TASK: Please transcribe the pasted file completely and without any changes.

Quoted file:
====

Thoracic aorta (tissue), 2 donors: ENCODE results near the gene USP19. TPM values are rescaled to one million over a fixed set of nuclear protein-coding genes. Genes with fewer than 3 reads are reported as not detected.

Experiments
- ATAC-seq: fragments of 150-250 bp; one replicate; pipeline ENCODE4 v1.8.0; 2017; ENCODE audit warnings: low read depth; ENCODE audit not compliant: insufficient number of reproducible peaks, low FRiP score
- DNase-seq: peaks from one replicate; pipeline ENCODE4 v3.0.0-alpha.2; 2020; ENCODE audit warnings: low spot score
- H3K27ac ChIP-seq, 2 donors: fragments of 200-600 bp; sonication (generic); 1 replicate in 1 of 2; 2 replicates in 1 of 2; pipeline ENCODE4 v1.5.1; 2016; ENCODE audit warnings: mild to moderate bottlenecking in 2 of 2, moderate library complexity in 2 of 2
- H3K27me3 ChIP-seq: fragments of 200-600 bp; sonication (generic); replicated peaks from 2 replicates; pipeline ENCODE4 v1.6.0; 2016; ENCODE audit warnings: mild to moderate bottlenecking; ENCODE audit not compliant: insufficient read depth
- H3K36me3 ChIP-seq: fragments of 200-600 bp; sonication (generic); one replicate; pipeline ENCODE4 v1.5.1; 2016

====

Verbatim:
Thoracic aorta (tissue), 2 donors: ENCODE results near the gene USP19. TPM values are rescaled to one million over a fixed set of nuclear protein-coding genes. Genes with fewer than 3 reads are reported as not detected.

Experiments
- ATAC-seq: fragments of 150-250 bp; one replicate; pipeline ENCODE4 v1.8.0; 2017; ENCODE audit warnings: low read depth; ENCODE audit not compliant: insufficient number of reproducible peaks, low FRiP score
- DNase-seq: peaks from one replicate; pipeline ENCODE4 v3.0.0-alpha.2; 2020; ENCODE audit warnings: low spot score
- H3K27ac ChIP-seq, 2 donors: fragments of 200-600 bp; sonication (generic); 1 replicate in 1 of 2; 2 replicates in 1 of 2; pipeline ENCODE4 v1.5.1; 2016; ENCODE audit warnings: mild to moderate bottlenecking in 2 of 2, moderate library complexity in 2 of 2
- H3K27me3 ChIP-seq: fragments of 200-600 bp; sonication (generic); replicated peaks from 2 replicates; pipeline ENCODE4 v1.6.0; 2016; ENCODE audit warnings: mild to moderate bottlenecking; ENCODE audit not compliant: insufficient read depth
- H3K36me3 ChIP-seq: fragments of 200-600 bp; sonication (generic); one replicate; pipeline ENCODE4 v1.5.1; 2016